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Less than one photon, what does it mean?

  1. Mar 10, 2014 #1

    What does less than one photon mean? 0.5 or 1/2 photon what does it mean?
  2. jcsd
  3. Mar 10, 2014 #2

    Simon Bridge

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    Nothing without the context - where have you seen this?
  4. Mar 10, 2014 #3


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    There is nothing preventing you from having less than one photon on average. This is e.g. always the case for quantum key distribution experiments that use attentuated lasers as sources ; the distibution is Poissionian but by attenuating the source enough you can create a situation where you get pulses with either 0 or 1 photon most of the time (but you will of course also get som pulses with 2, 3,4 photons etc). However, if you do this you will find that each pulse has -on average- less than one photon in it.

    It is also true for situation where "number of photons" is a measure of the energy/h*f; I frequently do experiment where we measure devices which have less than one photon in them, and when we plot our data we have <n> on the x-axis.
  5. Mar 10, 2014 #4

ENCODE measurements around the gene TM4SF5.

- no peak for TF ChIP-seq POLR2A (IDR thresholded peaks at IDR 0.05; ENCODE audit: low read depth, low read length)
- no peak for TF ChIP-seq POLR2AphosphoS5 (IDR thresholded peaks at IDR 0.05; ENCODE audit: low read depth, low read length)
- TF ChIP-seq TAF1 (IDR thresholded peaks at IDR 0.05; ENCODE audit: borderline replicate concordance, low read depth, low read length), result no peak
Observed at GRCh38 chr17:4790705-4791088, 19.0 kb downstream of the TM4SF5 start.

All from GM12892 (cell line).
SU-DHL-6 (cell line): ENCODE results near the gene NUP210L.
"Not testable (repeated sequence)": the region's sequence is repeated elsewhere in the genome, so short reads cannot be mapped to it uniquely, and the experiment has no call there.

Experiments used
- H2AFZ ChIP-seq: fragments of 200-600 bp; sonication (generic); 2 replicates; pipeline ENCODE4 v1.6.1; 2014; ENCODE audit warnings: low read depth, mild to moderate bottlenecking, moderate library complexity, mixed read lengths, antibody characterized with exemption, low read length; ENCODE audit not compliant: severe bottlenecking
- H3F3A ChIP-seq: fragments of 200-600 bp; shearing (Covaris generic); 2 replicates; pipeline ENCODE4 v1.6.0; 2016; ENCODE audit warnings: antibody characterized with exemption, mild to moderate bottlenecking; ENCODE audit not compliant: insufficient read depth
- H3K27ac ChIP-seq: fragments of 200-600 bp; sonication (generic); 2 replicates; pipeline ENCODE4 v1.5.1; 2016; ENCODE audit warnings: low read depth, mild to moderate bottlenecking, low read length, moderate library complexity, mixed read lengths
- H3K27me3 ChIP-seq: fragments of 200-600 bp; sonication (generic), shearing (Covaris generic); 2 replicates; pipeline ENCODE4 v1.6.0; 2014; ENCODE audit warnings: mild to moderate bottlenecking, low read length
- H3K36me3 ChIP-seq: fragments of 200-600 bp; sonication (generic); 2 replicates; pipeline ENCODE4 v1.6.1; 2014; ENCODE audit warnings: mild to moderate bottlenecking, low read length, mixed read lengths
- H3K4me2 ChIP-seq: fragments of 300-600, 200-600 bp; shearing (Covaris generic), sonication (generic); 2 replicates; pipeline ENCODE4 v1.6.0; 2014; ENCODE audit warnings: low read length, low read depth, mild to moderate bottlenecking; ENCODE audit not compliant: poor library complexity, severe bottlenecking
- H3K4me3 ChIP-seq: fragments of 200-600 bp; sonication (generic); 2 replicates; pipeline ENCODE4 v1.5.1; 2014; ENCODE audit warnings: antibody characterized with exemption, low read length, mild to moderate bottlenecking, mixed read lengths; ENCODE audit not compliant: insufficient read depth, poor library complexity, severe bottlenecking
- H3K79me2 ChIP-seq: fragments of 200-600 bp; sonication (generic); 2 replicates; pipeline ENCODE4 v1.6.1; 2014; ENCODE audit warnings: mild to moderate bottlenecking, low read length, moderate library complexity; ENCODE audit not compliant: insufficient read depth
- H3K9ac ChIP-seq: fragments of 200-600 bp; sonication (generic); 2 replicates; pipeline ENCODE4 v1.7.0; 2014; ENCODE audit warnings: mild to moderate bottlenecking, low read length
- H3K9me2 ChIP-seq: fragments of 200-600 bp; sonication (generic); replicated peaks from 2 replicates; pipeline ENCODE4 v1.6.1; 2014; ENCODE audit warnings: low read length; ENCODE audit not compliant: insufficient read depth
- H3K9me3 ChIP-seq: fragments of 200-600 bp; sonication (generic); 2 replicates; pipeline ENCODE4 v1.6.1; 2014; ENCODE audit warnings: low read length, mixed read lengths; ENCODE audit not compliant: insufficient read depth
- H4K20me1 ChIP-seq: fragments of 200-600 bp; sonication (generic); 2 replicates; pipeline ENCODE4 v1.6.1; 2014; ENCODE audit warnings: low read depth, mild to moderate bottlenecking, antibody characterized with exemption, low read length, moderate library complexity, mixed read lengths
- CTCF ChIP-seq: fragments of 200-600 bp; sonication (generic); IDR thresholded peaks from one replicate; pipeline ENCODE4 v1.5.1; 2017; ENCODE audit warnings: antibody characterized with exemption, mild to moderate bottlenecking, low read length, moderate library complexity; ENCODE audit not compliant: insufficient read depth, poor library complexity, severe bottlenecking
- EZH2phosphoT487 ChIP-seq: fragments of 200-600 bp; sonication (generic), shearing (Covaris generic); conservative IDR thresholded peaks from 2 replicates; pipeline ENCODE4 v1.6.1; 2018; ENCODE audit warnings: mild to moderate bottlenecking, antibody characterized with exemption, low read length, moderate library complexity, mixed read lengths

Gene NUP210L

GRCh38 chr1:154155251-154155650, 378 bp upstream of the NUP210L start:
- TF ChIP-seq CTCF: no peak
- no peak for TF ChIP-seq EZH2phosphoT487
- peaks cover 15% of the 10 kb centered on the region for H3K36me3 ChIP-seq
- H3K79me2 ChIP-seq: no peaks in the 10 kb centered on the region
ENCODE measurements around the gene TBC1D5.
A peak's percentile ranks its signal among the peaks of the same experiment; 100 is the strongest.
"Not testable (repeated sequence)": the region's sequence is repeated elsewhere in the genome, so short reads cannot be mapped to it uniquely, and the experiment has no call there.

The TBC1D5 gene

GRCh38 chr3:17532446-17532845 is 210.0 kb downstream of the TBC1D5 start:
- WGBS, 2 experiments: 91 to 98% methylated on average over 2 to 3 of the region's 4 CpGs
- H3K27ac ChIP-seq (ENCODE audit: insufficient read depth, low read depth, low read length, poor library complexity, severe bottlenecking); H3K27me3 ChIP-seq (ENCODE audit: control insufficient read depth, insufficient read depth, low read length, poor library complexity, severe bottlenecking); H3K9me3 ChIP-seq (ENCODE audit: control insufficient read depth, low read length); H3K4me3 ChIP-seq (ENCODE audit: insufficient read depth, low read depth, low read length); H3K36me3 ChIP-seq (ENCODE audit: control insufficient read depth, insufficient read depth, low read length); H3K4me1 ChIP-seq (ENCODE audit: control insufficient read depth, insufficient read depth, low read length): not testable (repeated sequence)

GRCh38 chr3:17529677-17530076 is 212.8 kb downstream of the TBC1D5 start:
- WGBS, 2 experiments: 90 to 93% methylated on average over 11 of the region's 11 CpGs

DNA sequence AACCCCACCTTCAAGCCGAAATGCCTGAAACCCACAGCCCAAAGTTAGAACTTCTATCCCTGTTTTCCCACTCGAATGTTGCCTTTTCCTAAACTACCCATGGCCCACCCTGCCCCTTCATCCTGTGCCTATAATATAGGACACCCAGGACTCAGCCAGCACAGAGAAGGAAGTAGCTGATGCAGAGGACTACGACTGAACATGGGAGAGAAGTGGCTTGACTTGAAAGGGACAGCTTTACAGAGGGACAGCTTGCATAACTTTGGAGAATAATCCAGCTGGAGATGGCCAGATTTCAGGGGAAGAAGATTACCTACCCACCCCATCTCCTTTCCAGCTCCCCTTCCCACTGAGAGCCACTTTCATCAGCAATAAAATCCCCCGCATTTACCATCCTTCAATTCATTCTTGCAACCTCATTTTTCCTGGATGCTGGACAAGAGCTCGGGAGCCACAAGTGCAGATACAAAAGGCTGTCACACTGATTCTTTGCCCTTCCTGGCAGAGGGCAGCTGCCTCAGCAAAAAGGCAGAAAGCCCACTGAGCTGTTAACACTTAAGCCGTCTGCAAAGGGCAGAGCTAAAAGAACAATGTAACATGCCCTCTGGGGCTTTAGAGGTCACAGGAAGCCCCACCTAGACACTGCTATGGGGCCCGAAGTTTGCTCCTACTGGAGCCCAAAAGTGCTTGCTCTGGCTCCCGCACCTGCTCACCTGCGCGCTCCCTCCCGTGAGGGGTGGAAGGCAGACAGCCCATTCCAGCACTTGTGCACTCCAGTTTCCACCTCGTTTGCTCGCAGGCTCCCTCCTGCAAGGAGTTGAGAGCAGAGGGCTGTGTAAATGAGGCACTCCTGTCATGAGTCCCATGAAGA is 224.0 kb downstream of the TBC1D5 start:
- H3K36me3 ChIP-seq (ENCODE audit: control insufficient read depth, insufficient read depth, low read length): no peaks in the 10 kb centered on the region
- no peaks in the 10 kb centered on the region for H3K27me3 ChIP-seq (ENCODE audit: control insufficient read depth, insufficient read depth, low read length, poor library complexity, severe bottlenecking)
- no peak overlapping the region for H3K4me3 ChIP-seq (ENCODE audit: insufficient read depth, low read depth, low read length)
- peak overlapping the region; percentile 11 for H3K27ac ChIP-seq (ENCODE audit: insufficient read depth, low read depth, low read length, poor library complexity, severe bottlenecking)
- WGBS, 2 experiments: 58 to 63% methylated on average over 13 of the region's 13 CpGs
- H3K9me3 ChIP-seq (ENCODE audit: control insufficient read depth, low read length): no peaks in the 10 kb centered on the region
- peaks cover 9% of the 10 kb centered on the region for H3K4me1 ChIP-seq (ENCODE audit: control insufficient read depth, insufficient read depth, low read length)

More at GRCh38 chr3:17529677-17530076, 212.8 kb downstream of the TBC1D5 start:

Simon Bridge

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    It's like the average family having 2.6 children ... what does 0.6 of a child mean?

    ... you can also have the situation where someone says "less than one photon is inside the cavity" and then they mean the wavelength of the photon is larger than the length of the cavity.

    Then again it could be something else entirely.
    i.e. 2.6 kids could mean two moderately fat ones or one obese one.
  6. Mar 10, 2014 #5
  7. Mar 11, 2014 #6


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    Ironically, the question "n photons, what does it mean?" is just as non-intuitive, because if we have an eigenstate of n, for n large, we get a zero electromagnetic field (in the limit). We can only get the classical limit of nonzero electromagnetic field by having a state that is not an eigenstate of number of photons.
  8. Mar 23, 2014 #7

    thanks i understand now
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